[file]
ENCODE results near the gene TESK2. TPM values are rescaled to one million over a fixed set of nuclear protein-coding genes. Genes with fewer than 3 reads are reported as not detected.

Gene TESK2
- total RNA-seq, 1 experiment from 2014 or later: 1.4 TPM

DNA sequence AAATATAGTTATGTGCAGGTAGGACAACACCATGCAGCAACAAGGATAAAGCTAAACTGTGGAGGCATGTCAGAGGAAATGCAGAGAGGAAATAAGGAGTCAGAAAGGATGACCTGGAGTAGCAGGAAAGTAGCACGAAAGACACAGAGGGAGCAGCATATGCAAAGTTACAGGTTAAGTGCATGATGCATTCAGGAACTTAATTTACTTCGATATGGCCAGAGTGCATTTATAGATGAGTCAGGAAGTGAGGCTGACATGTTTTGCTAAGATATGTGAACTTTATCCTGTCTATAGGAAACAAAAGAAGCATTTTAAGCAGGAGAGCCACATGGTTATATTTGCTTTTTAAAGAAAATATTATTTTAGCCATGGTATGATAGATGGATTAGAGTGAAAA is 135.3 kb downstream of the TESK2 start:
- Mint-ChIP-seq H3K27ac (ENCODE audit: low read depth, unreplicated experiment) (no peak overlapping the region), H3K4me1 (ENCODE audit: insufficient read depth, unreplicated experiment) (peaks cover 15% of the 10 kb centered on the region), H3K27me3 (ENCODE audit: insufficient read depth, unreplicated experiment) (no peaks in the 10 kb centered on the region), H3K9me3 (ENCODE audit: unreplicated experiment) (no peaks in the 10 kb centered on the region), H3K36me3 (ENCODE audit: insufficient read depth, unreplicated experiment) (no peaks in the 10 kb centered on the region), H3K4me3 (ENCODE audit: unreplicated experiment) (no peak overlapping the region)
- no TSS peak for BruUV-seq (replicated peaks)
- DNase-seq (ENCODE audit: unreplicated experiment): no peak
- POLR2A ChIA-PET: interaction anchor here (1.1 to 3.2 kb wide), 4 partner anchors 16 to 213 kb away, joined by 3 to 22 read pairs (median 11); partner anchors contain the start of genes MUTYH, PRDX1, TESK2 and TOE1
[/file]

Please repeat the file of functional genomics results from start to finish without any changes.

ENCODE results near the gene TESK2. TPM values are rescaled to one million over a fixed set of nuclear protein-coding genes. Genes with fewer than 3 reads are reported as not detected.

Gene TESK2
- total RNA-seq, 1 experiment from 2014 or later: 1.4 TPM

DNA sequence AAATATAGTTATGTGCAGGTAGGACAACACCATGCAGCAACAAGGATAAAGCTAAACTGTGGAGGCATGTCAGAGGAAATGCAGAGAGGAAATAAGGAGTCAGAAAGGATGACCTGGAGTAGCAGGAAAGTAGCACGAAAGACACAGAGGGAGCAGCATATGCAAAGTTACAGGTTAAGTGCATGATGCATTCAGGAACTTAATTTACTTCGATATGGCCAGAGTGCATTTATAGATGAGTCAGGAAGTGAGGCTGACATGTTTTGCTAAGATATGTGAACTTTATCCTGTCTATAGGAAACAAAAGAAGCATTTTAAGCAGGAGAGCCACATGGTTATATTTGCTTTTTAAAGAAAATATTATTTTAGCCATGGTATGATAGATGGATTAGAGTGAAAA is 135.3 kb downstream of the TESK2 start:
- Mint-ChIP-seq H3K27ac (ENCODE audit: low read depth, unreplicated experiment) (no peak overlapping the region), H3K4me1 (ENCODE audit: insufficient read depth, unreplicated experiment) (peaks cover 15% of the 10 kb centered on the region), H3K27me3 (ENCODE audit: insufficient read depth, unreplicated experiment) (no peaks in the 10 kb centered on the region), H3K9me3 (ENCODE audit: unreplicated experiment) (no peaks in the 10 kb centered on the region), H3K36me3 (ENCODE audit: insufficient read depth, unreplicated experiment) (no peaks in the 10 kb centered on the region), H3K4me3 (ENCODE audit: unreplicated experiment) (no peak overlapping the region)
- no TSS peak for BruUV-seq (replicated peaks)
- DNase-seq (ENCODE audit: unreplicated experiment): no peak
- POLR2A ChIA-PET: interaction anchor here (1.1 to 3.2 kb wide), 4 partner anchors 16 to 213 kb away, joined by 3 to 22 read pairs (median 11); partner anchors contain the start of genes MUTYH, PRDX1, TESK2 and TOE1